Discogs has cracked the nut, struck the right balance, and is therefore an absolute Internet treasure– Thank you.
If you don’t know them, Discogs is a central resource for the LP/78/CD music communities, and as Wikipedia said “As of 28 August 2019 Discogs contained over 11.6 million releases, by over 6 million artists, across over 1.3 million labels, contributed from over 456,000 contributor user accounts—with these figures constantly growing…”
When I met the founder, Kevin Lewandowski, a year ago he said the Portland based company supports 80 employees and is growing. They make money by being a marketplace for buyers and sellers of discs. An LP dealer I met in Oklahoma sells most of his discs through discogs as well as going at record fairs.
The data about records is spectacularly clean. Compare it to Ebay, where the data is scattershot, and you have something quite different and reusable. It is the best parts of musicbrainz, CDDB, and Ebay– where users can catalog their collections and buy/sell records. By starting with the community function, Kevin said, the quality started out really good, and then adding the market place later led it to its success.
But there is something else Discogs does that sets it apart from many other commercial websites, and this makes All The Difference:
The Great 78 Project has leveraged this bulk database to help find the date of release for 78’s. Just yesterday, I downloaded the new dataset and added it to our 78rpm date database, and in last year 10’s of thousands more 78’s were added to discogs, and we found 1,500 more dates for our existing 78’s. Thank you!
The Internet Archive Lost Vinyl Project leverages the API’s by looking up records we will be digitizing to find track listings.
A donor to our CD project used the public price information to appraise the CDs he donated for a tax write-off.
We want to add links back from Discogs to the Internet Archive and they have not allowed that yet (please please), but there is always something more to do.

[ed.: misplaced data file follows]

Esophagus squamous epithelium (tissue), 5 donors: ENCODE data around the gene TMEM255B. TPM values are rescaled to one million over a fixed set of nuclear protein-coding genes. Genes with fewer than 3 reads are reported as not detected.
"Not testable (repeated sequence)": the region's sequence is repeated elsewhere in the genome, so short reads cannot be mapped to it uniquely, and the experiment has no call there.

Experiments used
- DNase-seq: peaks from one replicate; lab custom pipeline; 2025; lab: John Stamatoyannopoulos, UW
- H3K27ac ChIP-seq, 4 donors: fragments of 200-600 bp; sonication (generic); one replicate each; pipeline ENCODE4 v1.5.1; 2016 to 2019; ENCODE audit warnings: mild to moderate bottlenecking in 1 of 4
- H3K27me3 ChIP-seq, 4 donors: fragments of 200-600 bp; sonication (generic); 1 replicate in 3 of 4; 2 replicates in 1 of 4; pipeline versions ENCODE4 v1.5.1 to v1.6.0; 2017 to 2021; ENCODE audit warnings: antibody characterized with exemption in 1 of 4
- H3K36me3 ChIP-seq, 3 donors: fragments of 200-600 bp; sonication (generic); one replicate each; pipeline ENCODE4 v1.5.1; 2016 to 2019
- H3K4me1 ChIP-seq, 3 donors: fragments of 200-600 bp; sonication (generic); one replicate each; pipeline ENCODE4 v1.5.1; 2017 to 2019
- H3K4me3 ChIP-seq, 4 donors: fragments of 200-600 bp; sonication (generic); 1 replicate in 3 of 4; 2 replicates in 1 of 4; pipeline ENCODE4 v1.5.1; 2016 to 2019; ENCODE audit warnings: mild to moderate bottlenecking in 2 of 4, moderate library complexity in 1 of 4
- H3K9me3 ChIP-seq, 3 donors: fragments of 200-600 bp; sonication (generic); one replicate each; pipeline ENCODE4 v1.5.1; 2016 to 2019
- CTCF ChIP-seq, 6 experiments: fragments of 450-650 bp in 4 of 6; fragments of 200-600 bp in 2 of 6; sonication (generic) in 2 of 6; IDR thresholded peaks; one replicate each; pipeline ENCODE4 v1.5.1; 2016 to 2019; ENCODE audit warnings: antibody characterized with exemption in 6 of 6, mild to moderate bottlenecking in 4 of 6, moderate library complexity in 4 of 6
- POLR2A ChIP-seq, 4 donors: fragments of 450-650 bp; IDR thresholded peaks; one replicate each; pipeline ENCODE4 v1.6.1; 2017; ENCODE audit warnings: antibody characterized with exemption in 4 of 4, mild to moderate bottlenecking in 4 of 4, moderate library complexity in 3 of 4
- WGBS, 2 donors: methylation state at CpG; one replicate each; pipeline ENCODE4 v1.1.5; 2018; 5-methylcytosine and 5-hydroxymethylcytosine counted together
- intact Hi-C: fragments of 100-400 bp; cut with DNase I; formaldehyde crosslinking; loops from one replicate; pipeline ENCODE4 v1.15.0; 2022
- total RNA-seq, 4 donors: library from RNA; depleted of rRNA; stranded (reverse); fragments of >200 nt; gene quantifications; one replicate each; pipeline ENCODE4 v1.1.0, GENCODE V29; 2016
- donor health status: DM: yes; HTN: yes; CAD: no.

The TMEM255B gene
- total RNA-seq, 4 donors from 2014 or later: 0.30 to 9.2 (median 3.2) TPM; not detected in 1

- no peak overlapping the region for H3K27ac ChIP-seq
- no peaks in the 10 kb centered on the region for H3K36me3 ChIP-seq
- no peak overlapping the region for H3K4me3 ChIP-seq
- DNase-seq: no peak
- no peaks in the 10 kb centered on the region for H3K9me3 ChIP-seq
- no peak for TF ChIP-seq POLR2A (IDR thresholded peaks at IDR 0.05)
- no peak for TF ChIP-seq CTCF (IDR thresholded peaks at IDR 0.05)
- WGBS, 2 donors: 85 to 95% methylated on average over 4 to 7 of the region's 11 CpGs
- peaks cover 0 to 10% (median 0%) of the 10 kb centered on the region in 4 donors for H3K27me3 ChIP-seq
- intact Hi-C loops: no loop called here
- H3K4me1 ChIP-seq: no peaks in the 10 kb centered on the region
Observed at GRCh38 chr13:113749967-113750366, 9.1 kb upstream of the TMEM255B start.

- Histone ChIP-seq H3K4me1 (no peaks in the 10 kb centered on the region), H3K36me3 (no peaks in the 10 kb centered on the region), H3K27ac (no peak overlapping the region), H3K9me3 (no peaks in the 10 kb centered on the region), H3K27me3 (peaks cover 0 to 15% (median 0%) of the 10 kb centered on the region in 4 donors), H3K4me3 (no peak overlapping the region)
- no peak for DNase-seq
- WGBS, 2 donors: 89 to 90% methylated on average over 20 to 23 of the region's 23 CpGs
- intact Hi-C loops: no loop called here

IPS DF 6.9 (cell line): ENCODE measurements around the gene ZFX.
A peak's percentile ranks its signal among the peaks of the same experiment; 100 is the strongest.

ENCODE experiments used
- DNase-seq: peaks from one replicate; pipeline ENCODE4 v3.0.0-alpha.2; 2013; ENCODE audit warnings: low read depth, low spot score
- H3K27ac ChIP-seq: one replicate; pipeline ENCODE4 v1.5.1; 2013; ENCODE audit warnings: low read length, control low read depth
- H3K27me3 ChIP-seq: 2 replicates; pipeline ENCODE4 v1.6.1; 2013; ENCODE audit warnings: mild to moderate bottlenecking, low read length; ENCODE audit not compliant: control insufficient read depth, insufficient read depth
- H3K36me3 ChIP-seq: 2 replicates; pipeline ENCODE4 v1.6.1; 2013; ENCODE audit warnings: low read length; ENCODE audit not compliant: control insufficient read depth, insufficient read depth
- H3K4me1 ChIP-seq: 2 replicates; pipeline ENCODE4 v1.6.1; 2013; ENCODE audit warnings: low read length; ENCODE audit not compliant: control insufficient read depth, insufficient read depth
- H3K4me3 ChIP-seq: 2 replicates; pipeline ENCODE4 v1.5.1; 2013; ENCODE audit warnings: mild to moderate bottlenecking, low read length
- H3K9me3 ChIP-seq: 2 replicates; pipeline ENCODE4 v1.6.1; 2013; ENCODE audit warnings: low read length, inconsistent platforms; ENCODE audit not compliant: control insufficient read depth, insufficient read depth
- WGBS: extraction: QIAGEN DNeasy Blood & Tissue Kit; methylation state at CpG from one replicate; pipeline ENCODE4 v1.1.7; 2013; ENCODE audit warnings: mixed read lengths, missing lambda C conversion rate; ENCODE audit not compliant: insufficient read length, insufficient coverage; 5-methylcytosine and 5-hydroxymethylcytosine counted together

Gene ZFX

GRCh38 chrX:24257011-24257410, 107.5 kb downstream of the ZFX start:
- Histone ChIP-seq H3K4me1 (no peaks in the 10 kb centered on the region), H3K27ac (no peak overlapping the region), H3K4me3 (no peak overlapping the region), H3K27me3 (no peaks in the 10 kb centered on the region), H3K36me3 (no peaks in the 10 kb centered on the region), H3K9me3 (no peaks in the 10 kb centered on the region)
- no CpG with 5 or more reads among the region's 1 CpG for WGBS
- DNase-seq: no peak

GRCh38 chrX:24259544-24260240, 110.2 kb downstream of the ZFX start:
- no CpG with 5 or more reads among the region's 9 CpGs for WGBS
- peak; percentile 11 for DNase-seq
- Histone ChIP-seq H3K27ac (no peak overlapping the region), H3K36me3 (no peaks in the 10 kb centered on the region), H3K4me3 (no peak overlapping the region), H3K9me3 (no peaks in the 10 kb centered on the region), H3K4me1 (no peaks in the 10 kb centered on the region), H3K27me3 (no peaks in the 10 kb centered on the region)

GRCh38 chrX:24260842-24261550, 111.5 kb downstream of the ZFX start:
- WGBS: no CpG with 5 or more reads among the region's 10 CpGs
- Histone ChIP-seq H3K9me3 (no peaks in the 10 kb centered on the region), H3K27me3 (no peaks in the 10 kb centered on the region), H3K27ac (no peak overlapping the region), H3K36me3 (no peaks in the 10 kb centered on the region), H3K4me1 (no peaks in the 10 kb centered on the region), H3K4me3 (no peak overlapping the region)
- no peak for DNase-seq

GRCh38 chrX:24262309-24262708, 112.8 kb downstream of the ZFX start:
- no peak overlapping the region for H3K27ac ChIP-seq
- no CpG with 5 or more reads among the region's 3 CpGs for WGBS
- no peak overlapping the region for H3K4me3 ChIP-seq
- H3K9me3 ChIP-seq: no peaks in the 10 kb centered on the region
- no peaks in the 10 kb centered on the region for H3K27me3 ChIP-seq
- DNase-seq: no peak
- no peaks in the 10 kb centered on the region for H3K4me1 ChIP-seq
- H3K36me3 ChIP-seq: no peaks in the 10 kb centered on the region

I hope other sites, even commercial ones, would allow bulk access to their data (an API is not enough).
You could listen to multiple people recite the first 50 digits of pi in various styles, including to the tune of the Battle Hymn of the Republic (my personal favorite), in the voice of Bullwinkle, as an infomercial, in Latin, while laughing, in Morse Code, and while eating actual pie.
We have been digitizing about 8,000 78rpm record sides each month and now have 122,000 of them done. These have been posted on the net and over a million people have explored them. We have been digitizing, typing the information on the label, and linking to other information like discographies, databases, reviews and the like.
Volunteers, users, and internal QA checkers have pointing out typos, and we decided to go back over a couple of month’s metadata and found problems. And then we contracted with professional proofreaders and they found even more (2% of the records at this point had something to point out, some are matters of opinion or aesthetics, some lead to corrections).
We are going to pay the professional proofreaders to correct the 5 most important fields for all 122,000 records, but can use more help. We are pointing these out here in hopes to interest volunteer proofreaders and to share our experience in continually improving our collections.
Here are some of the issues with the primary performer field: before-the-after that we have now corrected from the June 2019 transfers (before | after) that we hope to upload in the next couple of weeks:
Jose Melis And His Latin American Ensemble | Jose Melis And His-Latin American Ensemble Columbia-Orchestra | Columbia-Orchester S. Formichi and T. Chelotti | S. Formichi e T. Chelotti Dennis Daye and The Rhythmaires | Dennis Day and The Rhythmaires Harry James and His Orchestra | Harry James and His Orch. Charles Hart & Elliot Shaw | Charles Hart & Elliott Shaw Peerless Quartet | Peerless Quartette
Some of the title corrections:
O Vino Fa ‘Papla (Wine Makes You Talk) | ‘O Vino Fa ‘Papla (Wine Makes You Talk) Masked Ball Salaction | Masked Ball Selection Moonlight and Roses (Brings Mem’ries Of You) | Moonlight and Roses (Bring Mem’ries Of You) Que Bonita Eres Tu (You Are Beutiful) | Que Bonita Eres Tu (You Are Beautiful) Buttered Roll | “Buttered Roll” Paradise | “Paradise” Got a Right to Cry | “Got a Right to Cry” Blue Moods | “Blue Moods” Auf Wiederseh’n Sweerheart | Auf Wiederseh’n Sweetheart George M. Cohan Medley – Part 1 | George M. Cohan Medley – Part 2 Dewildered | Bewildered Lolita (Seranata) | Lolita (Serenata) Got a Right to Cry | “Got a Right to Cry” Joe Liggins and His Honeydrippers Blue Moods | “Blue Moods” Body and Soul | “Body and Soul” Mais Qui Est-Ce | Mais Qui Est-Ce? Wail Till the Sun Shines Nellie Blues | Wait Till the Sun Shines Nellie Blues Que Te Pasa Joe (What Happens Joe) | Que Te Pasa Jose (What Happens Joe) SAMSON AND DELILAH Softly Awakens My Heart | SAMSON AND DELILAH Softly Awakes My Heart I’m Gonna COO, COO, COO | (I’m Gonna) COO, COO, COO